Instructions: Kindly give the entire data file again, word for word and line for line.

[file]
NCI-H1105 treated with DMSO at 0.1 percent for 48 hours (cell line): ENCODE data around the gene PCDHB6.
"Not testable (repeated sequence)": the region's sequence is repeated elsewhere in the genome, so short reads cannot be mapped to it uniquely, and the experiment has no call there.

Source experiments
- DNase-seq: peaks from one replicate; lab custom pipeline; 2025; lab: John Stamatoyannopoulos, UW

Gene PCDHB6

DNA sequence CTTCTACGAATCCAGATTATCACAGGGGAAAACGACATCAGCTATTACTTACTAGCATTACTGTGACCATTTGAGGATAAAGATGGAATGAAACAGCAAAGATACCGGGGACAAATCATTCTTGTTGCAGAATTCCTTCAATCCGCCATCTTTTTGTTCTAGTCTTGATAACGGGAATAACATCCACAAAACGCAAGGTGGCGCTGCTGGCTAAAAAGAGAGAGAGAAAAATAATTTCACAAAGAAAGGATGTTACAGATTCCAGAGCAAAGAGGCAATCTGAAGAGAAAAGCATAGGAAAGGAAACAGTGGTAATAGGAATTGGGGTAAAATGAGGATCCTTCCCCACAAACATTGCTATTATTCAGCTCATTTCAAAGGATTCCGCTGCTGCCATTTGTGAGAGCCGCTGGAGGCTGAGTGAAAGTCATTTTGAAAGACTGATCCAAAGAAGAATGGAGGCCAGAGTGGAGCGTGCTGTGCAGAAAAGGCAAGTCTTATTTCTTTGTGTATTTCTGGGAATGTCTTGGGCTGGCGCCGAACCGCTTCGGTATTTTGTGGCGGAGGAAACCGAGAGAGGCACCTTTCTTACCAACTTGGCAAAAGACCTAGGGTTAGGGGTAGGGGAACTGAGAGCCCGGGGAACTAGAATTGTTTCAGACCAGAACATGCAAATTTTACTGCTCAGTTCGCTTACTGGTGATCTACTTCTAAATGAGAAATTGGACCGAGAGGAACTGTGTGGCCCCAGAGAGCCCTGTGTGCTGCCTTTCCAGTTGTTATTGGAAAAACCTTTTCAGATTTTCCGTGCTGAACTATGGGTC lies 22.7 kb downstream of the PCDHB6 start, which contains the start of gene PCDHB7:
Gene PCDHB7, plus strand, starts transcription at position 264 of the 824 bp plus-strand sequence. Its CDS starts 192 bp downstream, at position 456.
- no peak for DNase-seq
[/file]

NCI-H1105 treated with DMSO at 0.1 percent for 48 hours (cell line): ENCODE data around the gene PCDHB6.
"Not testable (repeated sequence)": the region's sequence is repeated elsewhere in the genome, so short reads cannot be mapped to it uniquely, and the experiment has no call there.

Source experiments
- DNase-seq: peaks from one replicate; lab custom pipeline; 2025; lab: John Stamatoyannopoulos, UW

Gene PCDHB6

DNA sequence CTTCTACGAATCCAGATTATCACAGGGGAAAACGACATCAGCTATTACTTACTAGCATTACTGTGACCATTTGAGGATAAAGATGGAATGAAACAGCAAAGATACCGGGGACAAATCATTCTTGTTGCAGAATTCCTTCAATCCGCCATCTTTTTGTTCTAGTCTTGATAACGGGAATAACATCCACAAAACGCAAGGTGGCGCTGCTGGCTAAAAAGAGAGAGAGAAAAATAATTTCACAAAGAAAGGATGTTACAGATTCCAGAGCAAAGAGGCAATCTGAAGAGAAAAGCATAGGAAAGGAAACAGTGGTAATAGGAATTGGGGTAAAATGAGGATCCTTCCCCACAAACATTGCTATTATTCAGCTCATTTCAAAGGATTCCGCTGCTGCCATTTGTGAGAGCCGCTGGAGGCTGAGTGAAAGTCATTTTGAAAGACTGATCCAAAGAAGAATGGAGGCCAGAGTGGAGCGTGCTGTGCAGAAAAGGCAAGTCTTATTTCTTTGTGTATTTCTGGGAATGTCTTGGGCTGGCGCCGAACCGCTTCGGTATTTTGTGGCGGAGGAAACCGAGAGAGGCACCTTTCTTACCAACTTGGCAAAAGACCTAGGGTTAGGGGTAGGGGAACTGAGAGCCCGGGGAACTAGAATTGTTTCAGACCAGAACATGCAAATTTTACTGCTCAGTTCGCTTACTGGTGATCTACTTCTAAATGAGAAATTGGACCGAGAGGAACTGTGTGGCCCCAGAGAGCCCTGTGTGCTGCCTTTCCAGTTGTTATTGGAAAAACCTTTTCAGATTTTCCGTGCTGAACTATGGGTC lies 22.7 kb downstream of the PCDHB6 start, which contains the start of gene PCDHB7:
Gene PCDHB7, plus strand, starts transcription at position 264 of the 824 bp plus-strand sequence. Its CDS starts 192 bp downstream, at position 456.
- no peak for DNase-seq